The Teleparallel Equivalent of General Relativity: Comparison
Please note this is a comparison between Version 3 by José Maluf and Version 2 by José Maluf.

The teleparallel equivalent of general relativity (TEGR) is an alternative geometrical formulation of the relativistic theory of gravitation. A brief description of the  TEGR is presented. The building blocks of the theory and few main achievements are discussed.

• Teleparallelism
• TEGR
• Gravitational Energy-Momentum
• f(T) theories

The teleparallel equivalent of general relativity (TEGR) is an alternative geometrical

formulation of Einstein's general relativity[1][2]. The TEGR is formulated in terms of

the tetrad field and of the corresponding torsion tensor, which is the antisymmetric

part of the Weitzenböck connection, in contrast with Einstein's formulation of general

relativity, which is constructed out of the metric tensor and of the Riemann-Christoffel

curvature tensor. The field equations for the tetrad field in the TEGR are completely

equivalent to Einstein's equations for the metric tensor. A theory constructed out of

the tetrad field, such as the TEGR, allows the establishment of third rank tensors

(the torsion tensor, for instance), and these tensors allow, in turn, the definitions

of vector densities and total divergences. These mathematical quantities are suitable

for the construction of surface integrals, that are eventually identified with the

energy, momentum and 4-angular momentum of the gravitational field. In the metric

formulation of general relativity it is not easy to establish non-trivial third rank

tensors that yield well defined total divergences of vector fields. Thus, in the TEGR

it is possible to define the energy-momentum and 4-angular momentum of the

gravitational field. Morever, the definitions of the latter quantities satisfy the algebra of

the Poincare group in the phase space of the theory[2][1]. In particular[1], in the TEGR it

is possible to establish the definition of the centre of mass moment of the gravitational

field. The gravitational centre of mass density is a quantity that describes the regions

in space where the gravitational field is more intense, i.e., where geodesic particles

acquire stronger gravitational accelerations, compared with the geodesic motion in the

flat space-time.

In the TEGR the concept of frame, determined by the tetrad fields, is of great importance.

Observers are adapted to frames in space-time, and the frames are subject to inertial

and gravitational accelerations, in general. Inertial accelerations are those that cause

the deviation of the motion of free particles, for instance, from the geodesic behaviour.

As an example, a static frame is subject to inertial accelerations.

In the geometrical framework of teleparallelism, it is possible to establish the notion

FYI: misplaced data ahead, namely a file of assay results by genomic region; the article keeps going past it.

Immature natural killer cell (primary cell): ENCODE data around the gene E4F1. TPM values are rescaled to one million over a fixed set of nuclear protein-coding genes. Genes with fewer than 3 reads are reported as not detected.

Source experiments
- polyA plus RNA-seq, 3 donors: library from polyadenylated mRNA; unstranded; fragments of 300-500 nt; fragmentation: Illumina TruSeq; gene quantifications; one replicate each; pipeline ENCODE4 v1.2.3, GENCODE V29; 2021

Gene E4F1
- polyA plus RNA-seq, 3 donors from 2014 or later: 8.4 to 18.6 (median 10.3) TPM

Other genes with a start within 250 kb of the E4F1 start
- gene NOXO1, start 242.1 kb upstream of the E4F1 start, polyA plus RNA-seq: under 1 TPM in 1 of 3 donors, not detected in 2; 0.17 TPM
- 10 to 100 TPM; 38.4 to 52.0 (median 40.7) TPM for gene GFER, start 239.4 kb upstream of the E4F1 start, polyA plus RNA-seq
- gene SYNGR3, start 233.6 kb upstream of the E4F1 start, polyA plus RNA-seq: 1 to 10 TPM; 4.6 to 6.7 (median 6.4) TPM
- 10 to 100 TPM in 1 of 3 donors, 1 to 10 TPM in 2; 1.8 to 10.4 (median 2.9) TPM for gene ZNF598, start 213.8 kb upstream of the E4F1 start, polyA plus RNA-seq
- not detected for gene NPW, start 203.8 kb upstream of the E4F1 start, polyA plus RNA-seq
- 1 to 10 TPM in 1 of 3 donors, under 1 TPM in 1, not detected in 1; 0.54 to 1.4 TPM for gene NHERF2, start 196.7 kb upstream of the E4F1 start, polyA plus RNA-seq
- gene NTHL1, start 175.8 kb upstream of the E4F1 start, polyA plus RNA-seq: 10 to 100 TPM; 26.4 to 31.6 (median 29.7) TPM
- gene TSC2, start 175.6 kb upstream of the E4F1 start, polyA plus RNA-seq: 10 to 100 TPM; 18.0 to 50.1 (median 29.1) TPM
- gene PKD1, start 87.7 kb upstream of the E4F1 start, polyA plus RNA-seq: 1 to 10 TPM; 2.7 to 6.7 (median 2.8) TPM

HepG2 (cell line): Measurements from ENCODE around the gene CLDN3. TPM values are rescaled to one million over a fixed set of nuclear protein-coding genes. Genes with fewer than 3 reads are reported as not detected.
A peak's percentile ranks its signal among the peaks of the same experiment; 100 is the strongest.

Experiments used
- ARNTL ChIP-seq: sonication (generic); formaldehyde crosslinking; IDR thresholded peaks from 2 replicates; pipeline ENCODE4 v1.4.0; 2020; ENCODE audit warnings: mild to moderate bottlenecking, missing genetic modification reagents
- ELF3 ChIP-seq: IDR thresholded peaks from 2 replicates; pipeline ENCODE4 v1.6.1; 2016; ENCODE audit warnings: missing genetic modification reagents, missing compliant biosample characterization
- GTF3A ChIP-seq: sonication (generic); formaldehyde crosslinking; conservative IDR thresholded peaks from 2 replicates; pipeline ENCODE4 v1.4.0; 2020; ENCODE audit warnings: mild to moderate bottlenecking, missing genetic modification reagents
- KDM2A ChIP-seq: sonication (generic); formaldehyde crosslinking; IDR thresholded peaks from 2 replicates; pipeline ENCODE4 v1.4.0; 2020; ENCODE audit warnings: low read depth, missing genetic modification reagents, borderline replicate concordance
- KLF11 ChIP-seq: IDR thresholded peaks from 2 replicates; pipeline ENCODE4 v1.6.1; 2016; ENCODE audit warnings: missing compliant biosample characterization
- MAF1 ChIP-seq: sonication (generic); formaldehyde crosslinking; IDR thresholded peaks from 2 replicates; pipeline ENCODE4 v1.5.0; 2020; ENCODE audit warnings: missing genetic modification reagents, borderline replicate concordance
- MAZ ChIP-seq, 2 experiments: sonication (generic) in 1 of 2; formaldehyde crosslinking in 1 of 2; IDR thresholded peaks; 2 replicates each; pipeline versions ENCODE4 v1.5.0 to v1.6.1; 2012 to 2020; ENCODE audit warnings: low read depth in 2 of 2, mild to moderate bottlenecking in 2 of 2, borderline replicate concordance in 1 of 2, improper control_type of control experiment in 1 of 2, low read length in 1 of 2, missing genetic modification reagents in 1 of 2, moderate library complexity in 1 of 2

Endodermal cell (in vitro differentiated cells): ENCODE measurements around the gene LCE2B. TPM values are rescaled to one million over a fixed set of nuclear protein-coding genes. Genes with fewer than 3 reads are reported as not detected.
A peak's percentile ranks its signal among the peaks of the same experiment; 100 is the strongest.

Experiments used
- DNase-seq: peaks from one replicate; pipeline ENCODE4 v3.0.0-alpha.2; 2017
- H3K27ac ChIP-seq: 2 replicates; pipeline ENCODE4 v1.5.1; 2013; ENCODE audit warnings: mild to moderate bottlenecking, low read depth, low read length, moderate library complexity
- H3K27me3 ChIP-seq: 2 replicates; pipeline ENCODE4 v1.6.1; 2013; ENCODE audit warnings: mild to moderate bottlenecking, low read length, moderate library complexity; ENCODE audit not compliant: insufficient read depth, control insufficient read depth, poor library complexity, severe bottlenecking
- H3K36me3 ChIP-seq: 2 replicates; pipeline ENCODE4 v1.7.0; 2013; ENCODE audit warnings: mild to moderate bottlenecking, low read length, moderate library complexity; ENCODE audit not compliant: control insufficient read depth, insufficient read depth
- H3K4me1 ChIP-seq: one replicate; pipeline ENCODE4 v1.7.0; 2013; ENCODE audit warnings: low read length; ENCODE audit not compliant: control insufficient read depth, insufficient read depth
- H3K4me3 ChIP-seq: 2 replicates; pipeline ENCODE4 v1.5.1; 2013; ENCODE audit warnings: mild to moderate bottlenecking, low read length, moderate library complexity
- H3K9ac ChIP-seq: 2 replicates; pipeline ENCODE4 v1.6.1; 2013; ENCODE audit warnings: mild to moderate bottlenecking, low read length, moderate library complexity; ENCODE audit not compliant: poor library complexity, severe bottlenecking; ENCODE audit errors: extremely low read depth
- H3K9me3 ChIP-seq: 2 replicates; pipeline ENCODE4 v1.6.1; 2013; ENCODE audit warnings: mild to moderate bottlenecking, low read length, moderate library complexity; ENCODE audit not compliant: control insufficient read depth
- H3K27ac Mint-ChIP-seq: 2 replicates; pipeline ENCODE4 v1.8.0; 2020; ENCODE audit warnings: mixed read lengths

of distant parallelism. This feature justifies the name of the geometrical formulation.

In order to understand the distant parallelism, one has first to fix a particular frame.

In a space–time endowed with a set of tetrad fields, two vectors at distant points in

a particular frame are called parallel if they have identical components with respect

to the local tetrads at the points considered. It is possible to show[2]  that the

Weitzenböck connection plays a major role in the establishment of the condition of

absolute parallelism in space-time.

All physical features and results that one obtains in the context of Einstein's general

relativity are also described in the TEGR. The latter approach to the relativistic theory

of gravitation further allows the consideration of additional concepts and definitions,

specially regarding the energy-momentum and 4-angular momentum of the gravitational field.

Among these applications, we mention the evaluation of the gravitational energy contained

within the external event horizon of a Kerr black hole (see[2]  and references therein). More

recently, the definition of the gravitational centre of mass moment has been applied to the

analysis of (non-linear) plane-fronted gravitational waves[3] [3].

Teleparallel theories of gravity are also considered and applied in the investigation of

cosmological models[4]. The f(T) models of relativistic gravitation  may provide a theoretical

interpretation of the late-time universe acceleration, dispensing in this way the cosmological

constant, and may easily accommodate with the regular thermal expanding history, including

the radiation and cold dark matter dominated phases.

### References

1. J. W. Maluf; The Teleparallel Equivalent of General Relativity and the Gravitational Centre of Mass. Universe 2016, 2, 19, 10.3390/universe2030019.
2. J. W. Maluf; The teleparallel equivalent of general relativity. Annalen der Phyzik 2013, 525, 339, 10.1002/andp.201200272.
3. J. W. Maluf, J. F. da Rocha-Neto, S. C. Ulhoa and F. L. Carneiro; The work energy-relation for particles on geodesics in the pp-wave sapce-times. JCAP 2019, 2019, JCAP03(2019)028, 10.1088/1475-7516/2019/03/028.
4. Yi-Fu Cai; Salvatore Capozziello; Mariafelicia De Laurentis; Emmanuel N Saridakis; f(T) teleparallel gravity and cosmology. Reports on Progress in Physics 2016, 79, 106901, 10.1088/0034-4885/79/10/106901.
More